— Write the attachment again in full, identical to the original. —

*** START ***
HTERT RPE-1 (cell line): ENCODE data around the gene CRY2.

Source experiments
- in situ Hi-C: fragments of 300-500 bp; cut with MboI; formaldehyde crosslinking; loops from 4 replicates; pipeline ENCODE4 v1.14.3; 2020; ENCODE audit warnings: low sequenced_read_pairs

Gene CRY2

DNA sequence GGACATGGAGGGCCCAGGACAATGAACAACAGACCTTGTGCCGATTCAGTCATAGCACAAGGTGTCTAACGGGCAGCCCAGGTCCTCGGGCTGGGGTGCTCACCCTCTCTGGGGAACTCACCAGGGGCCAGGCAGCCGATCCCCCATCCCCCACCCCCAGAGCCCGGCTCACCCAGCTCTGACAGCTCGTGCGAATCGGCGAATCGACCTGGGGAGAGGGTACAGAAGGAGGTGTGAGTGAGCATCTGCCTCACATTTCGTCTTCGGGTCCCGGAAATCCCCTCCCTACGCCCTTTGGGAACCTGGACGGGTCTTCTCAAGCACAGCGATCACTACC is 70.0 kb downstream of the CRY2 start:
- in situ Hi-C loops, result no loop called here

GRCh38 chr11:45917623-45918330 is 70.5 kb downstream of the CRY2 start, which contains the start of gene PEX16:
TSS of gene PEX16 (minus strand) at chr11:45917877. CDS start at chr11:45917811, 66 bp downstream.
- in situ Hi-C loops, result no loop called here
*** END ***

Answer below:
HTERT RPE-1 (cell line): ENCODE data around the gene CRY2.

Source experiments
- in situ Hi-C: fragments of 300-500 bp; cut with MboI; formaldehyde crosslinking; loops from 4 replicates; pipeline ENCODE4 v1.14.3; 2020; ENCODE audit warnings: low sequenced_read_pairs

Gene CRY2

DNA sequence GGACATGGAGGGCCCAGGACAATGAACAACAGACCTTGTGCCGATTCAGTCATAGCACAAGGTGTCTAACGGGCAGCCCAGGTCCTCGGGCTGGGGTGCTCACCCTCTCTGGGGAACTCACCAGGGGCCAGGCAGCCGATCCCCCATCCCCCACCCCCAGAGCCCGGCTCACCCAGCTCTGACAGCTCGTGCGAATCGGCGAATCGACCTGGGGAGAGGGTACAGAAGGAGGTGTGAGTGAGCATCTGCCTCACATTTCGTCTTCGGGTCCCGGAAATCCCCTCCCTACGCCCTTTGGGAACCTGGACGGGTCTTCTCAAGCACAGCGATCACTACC is 70.0 kb downstream of the CRY2 start:
- in situ Hi-C loops, result no loop called here

GRCh38 chr11:45917623-45918330 is 70.5 kb downstream of the CRY2 start, which contains the start of gene PEX16:
TSS of gene PEX16 (minus strand) at chr11:45917877. CDS start at chr11:45917811, 66 bp downstream.
- in situ Hi-C loops, result no loop called here